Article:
You’ve been working networking enthusiastically, studying all the film courses you can afford around your day job and dreaming of the golden day when you can finally step behind the camera, grab the clapperboard, or draw up a callsheet, or even shout “action”. So when is this all going to happen?
Although still pretty much a newcomer behind the camera, I started working as a supporting artist, mainly being a Bollywood extra and gameshow standin. I switched sides of the camera and started as a runner, mainly fetching the crew’s coffee and Tesco’s lunchtime special for the cast. I started running in my late 30s (unlike most runners who are in their late teens and early 20s). So whenever there was a slight dispute on set, there would be an awkward pause while everyone turned to me to say something, despite being technically the lowest-ranking crew member!
From humble beginnings of taking SAs to the loo and fetching crew coffees, I’ve managed to work my way up from Third AD to writing and producing seven short horror films. One way to do this is to use a skill which might seem unrelated to film but can come in handy. I work in PR and have done some photojournalism, which helps me do BTS shots or publicity for my shorts as well as my friends’ work, by getting them free PR in horror sites, e-zines or local newspapers, to raise their profile.
If you know your city well, you can help other filmmakers find locations. After living in London for two decades, I can usually suggest somewhere to shoot an innercity cyberpunk version of “Alice in Wonderland”, or a modernday take on “Clockwork Orange”.
Perhaps you collect something that could help your friends? I have a large collection of horror outfits and makeup. They range from a killer Dorothy from a disturbing version of Wizard of Oz, manga Gothic maidens and demented doctors. Unusual pieces of furniture can also prove useful. I inherited a grandfather clock which although it hadn’t worked for the last half a century, was the perfect “hero prop” for my short “Grandfather”, where it proved to summon a weddinggown-wearing demon.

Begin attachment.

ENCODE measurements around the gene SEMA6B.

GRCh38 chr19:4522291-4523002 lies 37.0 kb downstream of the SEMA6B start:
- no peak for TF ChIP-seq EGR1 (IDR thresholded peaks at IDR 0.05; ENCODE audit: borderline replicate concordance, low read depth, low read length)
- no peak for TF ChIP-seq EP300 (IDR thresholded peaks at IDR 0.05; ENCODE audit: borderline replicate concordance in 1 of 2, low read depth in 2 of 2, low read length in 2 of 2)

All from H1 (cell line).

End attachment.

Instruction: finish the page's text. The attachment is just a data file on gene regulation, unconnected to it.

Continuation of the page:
Another useful technique is training yourself in different areas behind the camera. I also work as AD and continuity. Although I’m not an expert on either area, I was script supervisor on a feature which screened at the UK’s largest horror festival FrightFest, “Are We Dead yet?”. I believe you shouldn’t get pigeonholed early on in your career – you’ve got a better skillset than you might imagine at the start.
Don’t be afraid to network on all the sets you work on, even if you’re an extra. Ask the other extras what they want to work on next, are they a crew members, do they need a (say) MUA/location manager/AD on their next short?
And never be afraid of things going wrong. You’re not a proper filmmaker till you’ve had (as I did in my short “Fright Corner”) your night shoot pretty much implode with not just a rainstorm stopping filming at 4am – but three drunk strangers storming on to your set to add to the fun!
You learn more from when things screw up – both in front of and behind the camera – than when they go right. Every set you work on, every script you read or write and every audition or interview you take, is great experience.
The only thing I would say is never be afraid of people saying it “isn’t going to work” because…you’re too young/old, you haven’t got enough experience/money, or whatever reason they can think of. If you really want to switch sides of the camera and shoot your own thing, you will.